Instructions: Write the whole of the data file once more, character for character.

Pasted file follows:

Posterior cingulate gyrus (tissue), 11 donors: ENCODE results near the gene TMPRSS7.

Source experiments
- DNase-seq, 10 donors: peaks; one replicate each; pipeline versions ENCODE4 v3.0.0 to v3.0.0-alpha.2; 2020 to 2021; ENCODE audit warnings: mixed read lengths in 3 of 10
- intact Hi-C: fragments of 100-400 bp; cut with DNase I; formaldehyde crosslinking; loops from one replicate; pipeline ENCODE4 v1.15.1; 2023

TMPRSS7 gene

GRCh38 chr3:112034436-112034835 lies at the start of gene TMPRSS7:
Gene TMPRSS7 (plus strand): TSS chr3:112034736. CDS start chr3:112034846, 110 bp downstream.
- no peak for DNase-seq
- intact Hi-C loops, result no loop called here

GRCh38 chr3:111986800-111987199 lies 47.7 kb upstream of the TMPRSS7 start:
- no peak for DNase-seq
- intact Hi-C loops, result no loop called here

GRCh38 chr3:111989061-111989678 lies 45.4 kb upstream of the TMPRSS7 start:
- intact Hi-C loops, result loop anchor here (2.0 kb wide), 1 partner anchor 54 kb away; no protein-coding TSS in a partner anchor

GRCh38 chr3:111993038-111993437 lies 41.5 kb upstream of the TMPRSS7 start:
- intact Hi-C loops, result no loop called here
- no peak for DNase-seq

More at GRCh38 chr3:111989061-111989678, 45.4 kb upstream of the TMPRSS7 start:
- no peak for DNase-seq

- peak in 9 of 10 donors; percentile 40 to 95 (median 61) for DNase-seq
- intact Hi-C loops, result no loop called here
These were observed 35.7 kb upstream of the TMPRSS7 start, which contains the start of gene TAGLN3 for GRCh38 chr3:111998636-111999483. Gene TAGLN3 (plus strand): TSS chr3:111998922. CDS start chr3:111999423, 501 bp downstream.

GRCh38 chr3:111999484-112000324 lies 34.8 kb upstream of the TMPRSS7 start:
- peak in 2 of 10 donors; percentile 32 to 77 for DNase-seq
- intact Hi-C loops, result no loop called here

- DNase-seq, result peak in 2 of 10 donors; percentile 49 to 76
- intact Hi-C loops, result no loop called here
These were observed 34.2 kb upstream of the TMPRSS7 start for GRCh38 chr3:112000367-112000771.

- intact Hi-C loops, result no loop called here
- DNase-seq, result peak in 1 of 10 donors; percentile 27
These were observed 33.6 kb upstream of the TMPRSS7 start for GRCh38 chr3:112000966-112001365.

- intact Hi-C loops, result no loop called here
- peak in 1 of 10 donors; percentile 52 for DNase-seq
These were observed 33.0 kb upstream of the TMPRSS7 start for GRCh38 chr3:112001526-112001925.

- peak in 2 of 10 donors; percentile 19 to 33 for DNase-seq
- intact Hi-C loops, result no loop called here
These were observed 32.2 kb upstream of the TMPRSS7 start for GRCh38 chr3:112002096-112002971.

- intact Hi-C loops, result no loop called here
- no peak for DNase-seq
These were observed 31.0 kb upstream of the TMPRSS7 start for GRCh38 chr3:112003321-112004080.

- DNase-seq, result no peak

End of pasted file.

Posterior cingulate gyrus (tissue), 11 donors: ENCODE results near the gene TMPRSS7.

Source experiments
- DNase-seq, 10 donors: peaks; one replicate each; pipeline versions ENCODE4 v3.0.0 to v3.0.0-alpha.2; 2020 to 2021; ENCODE audit warnings: mixed read lengths in 3 of 10
- intact Hi-C: fragments of 100-400 bp; cut with DNase I; formaldehyde crosslinking; loops from one replicate; pipeline ENCODE4 v1.15.1; 2023

TMPRSS7 gene

GRCh38 chr3:112034436-112034835 lies at the start of gene TMPRSS7:
Gene TMPRSS7 (plus strand): TSS chr3:112034736. CDS start chr3:112034846, 110 bp downstream.
- no peak for DNase-seq
- intact Hi-C loops, result no loop called here

GRCh38 chr3:111986800-111987199 lies 47.7 kb upstream of the TMPRSS7 start:
- no peak for DNase-seq
- intact Hi-C loops, result no loop called here

GRCh38 chr3:111989061-111989678 lies 45.4 kb upstream of the TMPRSS7 start:
- intact Hi-C loops, result loop anchor here (2.0 kb wide), 1 partner anchor 54 kb away; no protein-coding TSS in a partner anchor

GRCh38 chr3:111993038-111993437 lies 41.5 kb upstream of the TMPRSS7 start:
- intact Hi-C loops, result no loop called here
- no peak for DNase-seq

More at GRCh38 chr3:111989061-111989678, 45.4 kb upstream of the TMPRSS7 start:
- no peak for DNase-seq

- peak in 9 of 10 donors; percentile 40 to 95 (median 61) for DNase-seq
- intact Hi-C loops, result no loop called here
These were observed 35.7 kb upstream of the TMPRSS7 start, which contains the start of gene TAGLN3 for GRCh38 chr3:111998636-111999483. Gene TAGLN3 (plus strand): TSS chr3:111998922. CDS start chr3:111999423, 501 bp downstream.

GRCh38 chr3:111999484-112000324 lies 34.8 kb upstream of the TMPRSS7 start:
- peak in 2 of 10 donors; percentile 32 to 77 for DNase-seq
- intact Hi-C loops, result no loop called here

- DNase-seq, result peak in 2 of 10 donors; percentile 49 to 76
- intact Hi-C loops, result no loop called here
These were observed 34.2 kb upstream of the TMPRSS7 start for GRCh38 chr3:112000367-112000771.

- intact Hi-C loops, result no loop called here
- DNase-seq, result peak in 1 of 10 donors; percentile 27
These were observed 33.6 kb upstream of the TMPRSS7 start for GRCh38 chr3:112000966-112001365.

- intact Hi-C loops, result no loop called here
- peak in 1 of 10 donors; percentile 52 for DNase-seq
These were observed 33.0 kb upstream of the TMPRSS7 start for GRCh38 chr3:112001526-112001925.

- peak in 2 of 10 donors; percentile 19 to 33 for DNase-seq
- intact Hi-C loops, result no loop called here
These were observed 32.2 kb upstream of the TMPRSS7 start for GRCh38 chr3:112002096-112002971.

- intact Hi-C loops, result no loop called here
- no peak for DNase-seq
These were observed 31.0 kb upstream of the TMPRSS7 start for GRCh38 chr3:112003321-112004080.

- DNase-seq, result no peak